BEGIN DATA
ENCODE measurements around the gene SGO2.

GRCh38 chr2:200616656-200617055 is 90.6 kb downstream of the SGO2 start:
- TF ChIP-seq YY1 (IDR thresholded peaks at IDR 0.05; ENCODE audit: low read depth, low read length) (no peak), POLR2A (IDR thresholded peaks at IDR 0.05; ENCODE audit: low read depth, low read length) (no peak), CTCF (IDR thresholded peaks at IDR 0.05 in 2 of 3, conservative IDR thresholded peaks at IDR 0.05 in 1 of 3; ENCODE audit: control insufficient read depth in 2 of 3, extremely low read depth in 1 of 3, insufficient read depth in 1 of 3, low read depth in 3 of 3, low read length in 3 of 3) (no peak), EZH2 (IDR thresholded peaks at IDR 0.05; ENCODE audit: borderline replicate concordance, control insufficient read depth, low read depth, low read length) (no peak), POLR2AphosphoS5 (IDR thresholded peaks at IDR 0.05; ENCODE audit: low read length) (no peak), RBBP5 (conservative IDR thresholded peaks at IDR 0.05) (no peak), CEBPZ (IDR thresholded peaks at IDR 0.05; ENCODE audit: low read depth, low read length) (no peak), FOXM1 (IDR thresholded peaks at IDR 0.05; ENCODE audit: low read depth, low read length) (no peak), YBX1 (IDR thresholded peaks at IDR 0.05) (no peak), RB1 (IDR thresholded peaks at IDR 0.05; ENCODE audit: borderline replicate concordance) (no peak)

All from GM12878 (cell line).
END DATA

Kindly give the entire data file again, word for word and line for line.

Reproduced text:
ENCODE measurements around the gene SGO2.

GRCh38 chr2:200616656-200617055 is 90.6 kb downstream of the SGO2 start:
- TF ChIP-seq YY1 (IDR thresholded peaks at IDR 0.05; ENCODE audit: low read depth, low read length) (no peak), POLR2A (IDR thresholded peaks at IDR 0.05; ENCODE audit: low read depth, low read length) (no peak), CTCF (IDR thresholded peaks at IDR 0.05 in 2 of 3, conservative IDR thresholded peaks at IDR 0.05 in 1 of 3; ENCODE audit: control insufficient read depth in 2 of 3, extremely low read depth in 1 of 3, insufficient read depth in 1 of 3, low read depth in 3 of 3, low read length in 3 of 3) (no peak), EZH2 (IDR thresholded peaks at IDR 0.05; ENCODE audit: borderline replicate concordance, control insufficient read depth, low read depth, low read length) (no peak), POLR2AphosphoS5 (IDR thresholded peaks at IDR 0.05; ENCODE audit: low read length) (no peak), RBBP5 (conservative IDR thresholded peaks at IDR 0.05) (no peak), CEBPZ (IDR thresholded peaks at IDR 0.05; ENCODE audit: low read depth, low read length) (no peak), FOXM1 (IDR thresholded peaks at IDR 0.05; ENCODE audit: low read depth, low read length) (no peak), YBX1 (IDR thresholded peaks at IDR 0.05) (no peak), RB1 (IDR thresholded peaks at IDR 0.05; ENCODE audit: borderline replicate concordance) (no peak)

All from GM12878 (cell line).